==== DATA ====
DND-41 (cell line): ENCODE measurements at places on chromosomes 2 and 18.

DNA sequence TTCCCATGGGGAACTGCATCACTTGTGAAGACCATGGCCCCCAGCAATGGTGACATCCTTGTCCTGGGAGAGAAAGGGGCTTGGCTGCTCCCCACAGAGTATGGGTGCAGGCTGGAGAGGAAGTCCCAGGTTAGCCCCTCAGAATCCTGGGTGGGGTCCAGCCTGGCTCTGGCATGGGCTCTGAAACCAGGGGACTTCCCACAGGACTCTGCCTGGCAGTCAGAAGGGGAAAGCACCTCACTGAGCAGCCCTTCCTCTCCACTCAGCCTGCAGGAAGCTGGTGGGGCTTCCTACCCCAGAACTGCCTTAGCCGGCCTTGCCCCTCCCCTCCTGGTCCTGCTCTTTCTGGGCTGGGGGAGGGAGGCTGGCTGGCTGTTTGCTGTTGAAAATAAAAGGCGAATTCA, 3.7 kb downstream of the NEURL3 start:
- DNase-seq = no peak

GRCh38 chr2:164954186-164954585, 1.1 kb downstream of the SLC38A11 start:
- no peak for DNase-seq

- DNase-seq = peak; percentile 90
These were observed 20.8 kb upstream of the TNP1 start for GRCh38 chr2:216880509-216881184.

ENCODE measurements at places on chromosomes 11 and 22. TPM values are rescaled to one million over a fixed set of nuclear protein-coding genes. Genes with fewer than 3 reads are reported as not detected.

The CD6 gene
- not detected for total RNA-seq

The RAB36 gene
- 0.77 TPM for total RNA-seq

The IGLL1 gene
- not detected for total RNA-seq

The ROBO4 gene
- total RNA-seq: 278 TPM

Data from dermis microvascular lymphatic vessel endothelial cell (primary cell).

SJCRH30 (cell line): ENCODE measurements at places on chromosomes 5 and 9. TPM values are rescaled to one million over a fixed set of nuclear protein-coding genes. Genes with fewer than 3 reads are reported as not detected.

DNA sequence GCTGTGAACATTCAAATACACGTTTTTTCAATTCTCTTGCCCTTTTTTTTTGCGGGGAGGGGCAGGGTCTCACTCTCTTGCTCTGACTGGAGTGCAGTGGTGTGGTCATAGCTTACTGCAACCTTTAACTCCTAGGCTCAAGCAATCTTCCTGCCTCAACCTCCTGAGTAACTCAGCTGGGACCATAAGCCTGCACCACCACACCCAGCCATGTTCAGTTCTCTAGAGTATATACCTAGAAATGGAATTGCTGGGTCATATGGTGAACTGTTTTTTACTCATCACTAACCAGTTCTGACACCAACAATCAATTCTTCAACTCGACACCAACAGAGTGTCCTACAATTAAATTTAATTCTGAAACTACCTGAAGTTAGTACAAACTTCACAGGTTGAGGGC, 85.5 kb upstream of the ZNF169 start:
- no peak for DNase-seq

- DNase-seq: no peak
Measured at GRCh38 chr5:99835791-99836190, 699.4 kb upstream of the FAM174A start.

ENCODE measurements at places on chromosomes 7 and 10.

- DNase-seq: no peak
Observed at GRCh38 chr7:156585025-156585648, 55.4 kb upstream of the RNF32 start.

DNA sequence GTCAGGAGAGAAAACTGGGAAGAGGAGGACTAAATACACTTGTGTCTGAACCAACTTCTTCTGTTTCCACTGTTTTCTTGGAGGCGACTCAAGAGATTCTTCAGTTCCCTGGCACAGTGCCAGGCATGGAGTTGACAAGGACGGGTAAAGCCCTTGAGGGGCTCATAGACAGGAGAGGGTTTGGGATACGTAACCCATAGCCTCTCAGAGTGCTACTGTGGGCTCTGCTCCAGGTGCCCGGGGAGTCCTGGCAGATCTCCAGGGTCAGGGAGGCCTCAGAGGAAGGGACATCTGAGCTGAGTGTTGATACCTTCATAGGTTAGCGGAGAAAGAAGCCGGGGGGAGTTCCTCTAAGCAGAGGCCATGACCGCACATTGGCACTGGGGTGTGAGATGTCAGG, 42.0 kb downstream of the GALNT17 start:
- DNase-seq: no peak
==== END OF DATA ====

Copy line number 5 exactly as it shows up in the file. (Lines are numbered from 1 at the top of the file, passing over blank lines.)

- no peak for DNase-seq